WASHINGTON BUREAU — Producer groups are hoping they still have time to keep Sen. Christopher Dodd from calling for financial services broker-dealers to conform to the same standard of care that applies to investment advisors.

Dodd, D-Conn., chairman of the Senate Banking, Housing and Urban Affairs Committee, apparently will wait until next week to unveil his new financial services reform legislation.

Dodd is waiting because Sen. Richard Shelby, R-Ala., the highest-ranking Republican on the committee, has rejoined talks aimed at crafting a bipartisan financial services reform package.

Dodd has already been working on a package with Sen. Robert Corker, R-Tenn. Earlier, Dodd had said he would release that package this week, and that a markup of the legislation would take place during the first week of March.

One controversial section of a draft that Dodd released in December 2009 would create a universal fiduciary standard for the sale of investment products to customers.

Life insurance agents, who often have broker-dealer arrangements that limit them to selling the products of one company, or several companies, have worried that they have no practical way of meeting a fiduciary standard.

Today, the law requires only that broker-dealers verify that a product sold to a consumer appears to suit the needs of that consumer.

Sen. Timothy Johnson, D-S.D., has circulated a draft amendment that would respond to agents’ concerns by replacing the universal fiduciary standard provision with a provision requiring the U.S. Securities and Exchange Commission to conduct a detailed study of the issue before implementing a new standard.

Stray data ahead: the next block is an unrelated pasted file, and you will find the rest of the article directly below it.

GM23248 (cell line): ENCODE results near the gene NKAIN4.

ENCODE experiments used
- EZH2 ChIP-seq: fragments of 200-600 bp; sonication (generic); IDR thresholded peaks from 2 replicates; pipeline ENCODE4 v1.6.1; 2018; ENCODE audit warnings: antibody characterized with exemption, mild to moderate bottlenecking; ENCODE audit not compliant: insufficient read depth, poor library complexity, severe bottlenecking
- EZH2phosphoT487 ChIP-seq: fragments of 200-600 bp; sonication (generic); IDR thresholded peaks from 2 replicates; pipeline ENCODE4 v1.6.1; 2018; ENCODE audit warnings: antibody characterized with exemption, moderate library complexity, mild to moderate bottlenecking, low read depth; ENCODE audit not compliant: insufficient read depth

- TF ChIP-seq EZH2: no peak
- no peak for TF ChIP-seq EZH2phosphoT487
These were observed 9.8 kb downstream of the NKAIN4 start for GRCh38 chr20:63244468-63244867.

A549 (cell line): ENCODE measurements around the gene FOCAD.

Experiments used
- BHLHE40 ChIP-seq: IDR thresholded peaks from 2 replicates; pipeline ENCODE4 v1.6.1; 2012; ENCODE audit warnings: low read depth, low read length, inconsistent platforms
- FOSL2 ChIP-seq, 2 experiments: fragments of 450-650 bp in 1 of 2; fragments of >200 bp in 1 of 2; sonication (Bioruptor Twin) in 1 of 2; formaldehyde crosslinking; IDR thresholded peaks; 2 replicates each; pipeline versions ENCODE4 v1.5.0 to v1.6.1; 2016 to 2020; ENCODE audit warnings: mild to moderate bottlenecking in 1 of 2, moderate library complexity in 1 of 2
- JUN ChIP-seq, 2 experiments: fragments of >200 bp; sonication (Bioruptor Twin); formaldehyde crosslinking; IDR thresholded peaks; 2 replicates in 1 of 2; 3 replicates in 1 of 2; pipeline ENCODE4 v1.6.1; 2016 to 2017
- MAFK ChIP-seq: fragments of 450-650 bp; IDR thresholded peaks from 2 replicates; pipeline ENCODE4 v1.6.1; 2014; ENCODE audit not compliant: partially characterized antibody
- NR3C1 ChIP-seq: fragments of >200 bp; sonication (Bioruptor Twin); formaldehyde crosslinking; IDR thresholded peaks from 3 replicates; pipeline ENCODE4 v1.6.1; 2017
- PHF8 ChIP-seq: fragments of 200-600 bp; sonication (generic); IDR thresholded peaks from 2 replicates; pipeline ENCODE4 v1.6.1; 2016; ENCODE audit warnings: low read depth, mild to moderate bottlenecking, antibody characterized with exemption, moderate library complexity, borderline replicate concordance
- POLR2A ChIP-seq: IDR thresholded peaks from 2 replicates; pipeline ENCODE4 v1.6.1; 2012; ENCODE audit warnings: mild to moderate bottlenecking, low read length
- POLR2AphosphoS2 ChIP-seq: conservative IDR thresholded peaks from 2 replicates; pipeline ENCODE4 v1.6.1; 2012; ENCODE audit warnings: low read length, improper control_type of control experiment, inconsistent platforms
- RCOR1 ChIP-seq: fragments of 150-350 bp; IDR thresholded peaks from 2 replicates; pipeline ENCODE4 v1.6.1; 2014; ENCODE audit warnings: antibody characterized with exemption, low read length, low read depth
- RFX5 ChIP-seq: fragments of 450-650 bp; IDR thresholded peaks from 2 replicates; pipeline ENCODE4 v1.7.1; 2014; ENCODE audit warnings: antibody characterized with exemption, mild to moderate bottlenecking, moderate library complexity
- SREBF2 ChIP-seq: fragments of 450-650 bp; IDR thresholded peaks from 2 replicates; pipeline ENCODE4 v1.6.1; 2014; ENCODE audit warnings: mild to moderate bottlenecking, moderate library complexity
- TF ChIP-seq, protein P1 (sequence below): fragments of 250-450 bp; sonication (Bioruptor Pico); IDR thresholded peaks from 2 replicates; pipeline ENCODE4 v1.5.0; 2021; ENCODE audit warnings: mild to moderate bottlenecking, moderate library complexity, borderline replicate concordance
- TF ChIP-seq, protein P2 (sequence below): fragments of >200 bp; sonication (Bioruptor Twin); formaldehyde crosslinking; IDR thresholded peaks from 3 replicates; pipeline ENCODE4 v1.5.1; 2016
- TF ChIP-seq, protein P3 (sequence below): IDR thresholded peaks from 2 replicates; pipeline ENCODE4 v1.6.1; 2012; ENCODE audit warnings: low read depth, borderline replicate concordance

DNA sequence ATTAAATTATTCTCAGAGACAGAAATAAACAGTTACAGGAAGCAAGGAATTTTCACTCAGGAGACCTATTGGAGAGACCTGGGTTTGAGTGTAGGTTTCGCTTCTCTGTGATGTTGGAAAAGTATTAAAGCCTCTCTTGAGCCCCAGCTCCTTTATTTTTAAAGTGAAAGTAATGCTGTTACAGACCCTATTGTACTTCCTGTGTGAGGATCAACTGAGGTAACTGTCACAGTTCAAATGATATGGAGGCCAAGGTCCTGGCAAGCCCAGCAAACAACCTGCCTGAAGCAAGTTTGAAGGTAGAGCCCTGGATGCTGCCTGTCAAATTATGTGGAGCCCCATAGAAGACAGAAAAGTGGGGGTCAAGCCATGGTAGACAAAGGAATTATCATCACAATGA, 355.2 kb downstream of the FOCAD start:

The SEC could draft new rules only if it could show that the new rules were needed to address “regulatory gaps and overlaps in existing rules that the study identified.

Thomas Curry, president of the National Association of Insurance and Financial Advisors, Falls Church, Va., has scoffed at the universal fiduciary standard proposal.

The current suitability standard that now governs transactions between broker-dealers and their customers “includes detailed and heavily enforced [Financial Industry Regulatory Authority] consumer protection rules,” Curry has written in a commentary on the issue.

“Suffice it to say, the fiduciary standard did nothing to protect” the clients of Bernard Madoff, Curry writes.

Madoff, once a respected investment advisor, is now serving a 150-year sentence for cheating hundreds of investors out of billions of dollars.

Laurence Barton, president of the American College, Bryn Marr, Pa., has written to Senate Banking Committee members to recommend that they focus first on reducing systemic risk in the financial system and return later to the fiduciary standard issue.

“Based on our broad experience across multiple segments of the industry, we can tell you that ensuring high standards that truly meet the public’s needs – especially those of middle-market Americans – is never as simplistic as the public rhetoric over regulation of investment advisers and broker-dealers would suggest,” Barton writes in the letter.

Backers of a universal fiduciary standard often quote a 2008 study by analysts at RAND Corp., Santa Monica, Calif., who found that many consumers are confused by the different rules that apply to investment advisors and broker-dealers.

The RAND report “did not assess the effectiveness of investment adviser or broker-dealer oversight, nor did it propose legislative or regulatory changes, but merely identified that some consumers may be confused about the terms “broker” and “investment adviser” and the legal differences between them,” Barton writes.

The RAND analysts found that consumers generally are happy with their financial services providers, Barton writes.